Webb isn’t specifically an action-flick director; he made the definitive relationship movie of 2009 — “(500) Days of Summer.” The hero of that movie, Tom Hansen (Joseph Gordon-Levitt), shares some of Peter’s traits — namely a sweet shyness and endearing earnestness.
“I don’t think that under-confidence is what defines those guys,” Webb says of Peter and Tom. “They’re both very emotional, and willing to have emotional experiences, which separates them from the traditional male image. I mean, as men we’re trained to be stoic, not show our feelings and all that, but that doesn’t mean men don’t have emotional depth; they do. I’m attracted to people who can feel both joyful and desperately unhappy — because they’re not afraid to feel all that and come back intact. Emotional people are brave people.”
Getting back to Peter, Webb insists he’s not a dork in the strictest sense of the word.
“He doesn’t have a lot of friends, but he could if he wanted to,” the director says. “Girls secretly dig him but he sticks with Gwen, who, by the way, is intentionally more developed than Summer (the love interest in “(500) Days of Summer”). Gwen is smarter than Peter and in many ways she’s gutsier. She’s not defined by being Spider-Man’s object of desire. And they both like to keep it that way.”
A superhero that almost — but not quite — gets the girl. Which is fine, because Spider-Man seems to get women in a way that eludes other Marvel dudes. It’s about time.
“The Amazing Spider-Man 2” is now playing in cinemas nationwide. Check out a review of the movie by Kaori Shoji on the Film Page. For a chance to win one of three Spider-Man key rings, visit jtimes.jp/film.
Spidey may be husband material, but steer clear of these heroic hunks
It calls for nerves of steel and an iron will. It would help to have a roaring social life for the times he calls to say he can’t make it, since he’s got humanity to save. Don’t count on Valentine’s Day — that’s when the bad guys hatch their most diabolical schemes and he’ll be doing overtime. All of the above needs to be considered when a woman embarks on a serious relationship with a superhero.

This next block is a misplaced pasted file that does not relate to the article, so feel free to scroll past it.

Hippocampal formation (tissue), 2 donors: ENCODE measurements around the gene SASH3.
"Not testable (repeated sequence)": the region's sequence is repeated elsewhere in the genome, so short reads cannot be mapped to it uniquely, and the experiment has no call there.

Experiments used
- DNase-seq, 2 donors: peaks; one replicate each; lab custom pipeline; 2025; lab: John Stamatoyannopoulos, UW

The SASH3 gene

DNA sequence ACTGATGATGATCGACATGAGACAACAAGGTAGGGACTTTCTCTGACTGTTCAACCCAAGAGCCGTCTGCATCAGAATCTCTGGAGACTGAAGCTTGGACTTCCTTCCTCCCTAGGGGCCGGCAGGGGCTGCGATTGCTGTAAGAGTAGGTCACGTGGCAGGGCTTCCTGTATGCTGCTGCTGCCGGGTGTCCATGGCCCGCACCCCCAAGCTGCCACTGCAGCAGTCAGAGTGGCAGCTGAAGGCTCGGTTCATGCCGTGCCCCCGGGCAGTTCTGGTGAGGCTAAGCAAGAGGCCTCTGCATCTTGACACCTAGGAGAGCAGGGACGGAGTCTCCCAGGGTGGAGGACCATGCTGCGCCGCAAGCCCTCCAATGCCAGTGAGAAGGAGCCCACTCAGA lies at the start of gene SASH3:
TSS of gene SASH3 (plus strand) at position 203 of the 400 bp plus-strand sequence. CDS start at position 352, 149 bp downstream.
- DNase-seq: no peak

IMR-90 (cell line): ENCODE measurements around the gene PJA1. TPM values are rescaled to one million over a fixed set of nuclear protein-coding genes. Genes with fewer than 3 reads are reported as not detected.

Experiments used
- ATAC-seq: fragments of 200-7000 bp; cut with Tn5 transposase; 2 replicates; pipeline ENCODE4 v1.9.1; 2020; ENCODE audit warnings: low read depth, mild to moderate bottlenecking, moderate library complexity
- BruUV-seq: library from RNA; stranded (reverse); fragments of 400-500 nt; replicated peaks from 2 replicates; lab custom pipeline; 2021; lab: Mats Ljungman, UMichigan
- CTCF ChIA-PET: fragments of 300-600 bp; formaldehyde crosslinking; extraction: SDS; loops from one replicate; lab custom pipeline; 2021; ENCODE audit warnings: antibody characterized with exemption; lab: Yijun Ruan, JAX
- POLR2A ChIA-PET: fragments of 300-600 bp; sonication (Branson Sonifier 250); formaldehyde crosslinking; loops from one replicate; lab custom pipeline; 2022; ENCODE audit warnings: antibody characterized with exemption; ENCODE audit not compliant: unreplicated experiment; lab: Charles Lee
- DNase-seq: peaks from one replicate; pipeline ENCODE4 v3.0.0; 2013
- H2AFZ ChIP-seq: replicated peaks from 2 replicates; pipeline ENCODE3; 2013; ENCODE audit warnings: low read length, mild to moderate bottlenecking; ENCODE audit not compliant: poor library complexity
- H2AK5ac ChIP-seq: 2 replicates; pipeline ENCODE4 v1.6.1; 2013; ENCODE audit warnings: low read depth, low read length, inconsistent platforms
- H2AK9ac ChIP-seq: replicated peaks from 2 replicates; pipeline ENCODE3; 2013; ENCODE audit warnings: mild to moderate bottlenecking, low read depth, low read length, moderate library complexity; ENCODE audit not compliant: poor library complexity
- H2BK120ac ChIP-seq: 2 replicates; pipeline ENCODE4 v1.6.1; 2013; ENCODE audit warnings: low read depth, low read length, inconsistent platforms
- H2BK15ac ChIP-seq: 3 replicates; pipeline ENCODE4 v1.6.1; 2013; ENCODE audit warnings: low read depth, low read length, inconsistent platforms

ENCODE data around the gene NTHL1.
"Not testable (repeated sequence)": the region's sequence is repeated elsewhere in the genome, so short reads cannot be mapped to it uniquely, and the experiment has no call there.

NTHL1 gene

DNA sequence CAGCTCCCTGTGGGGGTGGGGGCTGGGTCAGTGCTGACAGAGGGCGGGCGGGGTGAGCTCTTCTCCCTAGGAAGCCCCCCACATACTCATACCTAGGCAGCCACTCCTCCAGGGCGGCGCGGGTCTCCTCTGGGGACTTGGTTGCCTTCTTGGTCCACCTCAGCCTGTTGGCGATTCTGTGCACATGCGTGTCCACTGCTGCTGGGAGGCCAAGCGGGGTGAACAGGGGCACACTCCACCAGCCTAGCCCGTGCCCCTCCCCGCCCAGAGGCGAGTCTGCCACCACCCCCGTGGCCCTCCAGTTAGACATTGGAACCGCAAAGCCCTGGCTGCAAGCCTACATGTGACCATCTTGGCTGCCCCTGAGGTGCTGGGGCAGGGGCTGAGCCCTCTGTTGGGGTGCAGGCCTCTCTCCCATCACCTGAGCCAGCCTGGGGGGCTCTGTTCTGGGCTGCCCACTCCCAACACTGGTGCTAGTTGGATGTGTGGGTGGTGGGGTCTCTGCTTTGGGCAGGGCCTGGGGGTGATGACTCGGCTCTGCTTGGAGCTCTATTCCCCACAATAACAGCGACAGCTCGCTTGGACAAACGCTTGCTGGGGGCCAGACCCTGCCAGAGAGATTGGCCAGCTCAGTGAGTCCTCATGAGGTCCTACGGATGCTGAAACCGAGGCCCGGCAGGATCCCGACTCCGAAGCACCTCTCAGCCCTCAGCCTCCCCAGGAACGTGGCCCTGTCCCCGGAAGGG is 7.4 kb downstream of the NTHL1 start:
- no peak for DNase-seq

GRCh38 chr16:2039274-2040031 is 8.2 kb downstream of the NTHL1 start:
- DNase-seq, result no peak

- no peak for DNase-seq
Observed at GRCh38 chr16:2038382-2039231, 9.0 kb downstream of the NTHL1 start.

Unfortunately, most filmmakers are unaware of this predicament, nor do they seem interested in the needs of a superhero girlfriend. Marc Webb, director of “The Amazing Spider-Man 2” says, “The modern woman is too smart and independent to stay in that spot.” He’s right. And with that in mind, here are the top three superdudes a woman would do well to avoid.
Clark Kent (“Man of Steel,” 2013): The latest Superman (Henry Cavill) has a depth of personality lacking in his predecessors, but he’s also very high-maintenance. He agonizes (mostly about his antecedents) a good chunk of the time he’s with Lois Lane (Amy Adams), before launching an all-out attack on pesky aliens — which ends up killing around 1 million innocent civilians. Oops.
James Bond (“Skyfall,” 2012): Whatever happened to the James Bond who was a barrel of laughs and just plain fun to hang around? (Roger Moore, anyone?) Daniel Craig has got the rugged sexiness thing down so well that just a glance from his ice-cold eyes could stir up feelings of love. But he’s got serious personal issues and there could be an Oedipus complex in there somewhere, judging from his relationship with M (Judi Dench). Don’t go near him; you could ultimately end up shaken — not stirred.
Ethan Hunt (“Mission: Impossible — Ghost Protocol,” 2011): The salient point about Tom Cruise as Ethan Hunt in this latest installment of the “MI” franchise is that he’s 49 — but what a bod! What’s often overlooked is that he sacrificed his marriage and his wife’s lawful identity in the name of the job. At the end of the movie, he stares at her from a distance of 200 meters and calls that a relationship. Hopefully, she’ll take up with someone else in the next installment.